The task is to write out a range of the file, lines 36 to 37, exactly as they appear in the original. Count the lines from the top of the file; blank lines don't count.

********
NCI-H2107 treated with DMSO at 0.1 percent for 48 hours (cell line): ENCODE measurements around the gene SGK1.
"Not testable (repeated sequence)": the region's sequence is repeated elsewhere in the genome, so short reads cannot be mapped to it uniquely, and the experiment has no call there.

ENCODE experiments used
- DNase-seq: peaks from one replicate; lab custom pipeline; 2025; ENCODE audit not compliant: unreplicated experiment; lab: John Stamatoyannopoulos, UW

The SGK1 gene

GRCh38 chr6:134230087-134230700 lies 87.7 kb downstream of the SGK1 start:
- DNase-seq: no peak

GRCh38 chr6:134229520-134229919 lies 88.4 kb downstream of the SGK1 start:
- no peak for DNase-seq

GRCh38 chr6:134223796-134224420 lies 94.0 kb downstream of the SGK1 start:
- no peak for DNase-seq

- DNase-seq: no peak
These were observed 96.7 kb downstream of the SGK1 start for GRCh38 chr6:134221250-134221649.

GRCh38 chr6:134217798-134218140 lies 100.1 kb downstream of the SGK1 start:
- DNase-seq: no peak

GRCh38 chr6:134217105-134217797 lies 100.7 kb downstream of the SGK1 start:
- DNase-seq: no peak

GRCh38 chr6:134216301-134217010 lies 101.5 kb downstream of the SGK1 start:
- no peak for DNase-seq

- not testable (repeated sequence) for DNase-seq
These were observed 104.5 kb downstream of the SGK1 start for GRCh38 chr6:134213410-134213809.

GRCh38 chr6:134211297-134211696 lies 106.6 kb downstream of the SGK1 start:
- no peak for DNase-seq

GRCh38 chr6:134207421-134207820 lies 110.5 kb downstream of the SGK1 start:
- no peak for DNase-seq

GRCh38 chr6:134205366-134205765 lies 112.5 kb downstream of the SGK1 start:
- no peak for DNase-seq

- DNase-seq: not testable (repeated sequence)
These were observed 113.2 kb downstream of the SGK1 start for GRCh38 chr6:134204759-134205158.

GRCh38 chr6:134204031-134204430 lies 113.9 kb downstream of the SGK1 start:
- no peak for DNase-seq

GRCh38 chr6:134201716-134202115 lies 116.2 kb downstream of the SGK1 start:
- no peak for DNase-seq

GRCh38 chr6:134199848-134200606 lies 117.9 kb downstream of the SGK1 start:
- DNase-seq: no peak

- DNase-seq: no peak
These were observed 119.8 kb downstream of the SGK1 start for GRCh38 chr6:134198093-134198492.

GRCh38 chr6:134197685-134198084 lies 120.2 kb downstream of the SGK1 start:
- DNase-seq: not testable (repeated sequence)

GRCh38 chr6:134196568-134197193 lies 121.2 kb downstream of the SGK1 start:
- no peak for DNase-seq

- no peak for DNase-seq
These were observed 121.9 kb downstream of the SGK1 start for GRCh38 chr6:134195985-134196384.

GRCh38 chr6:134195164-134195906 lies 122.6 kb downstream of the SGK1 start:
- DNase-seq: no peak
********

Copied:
- DNase-seq: no peak
These were observed 119.8 kb downstream of the SGK1 start for GRCh38 chr6:134198093-134198492.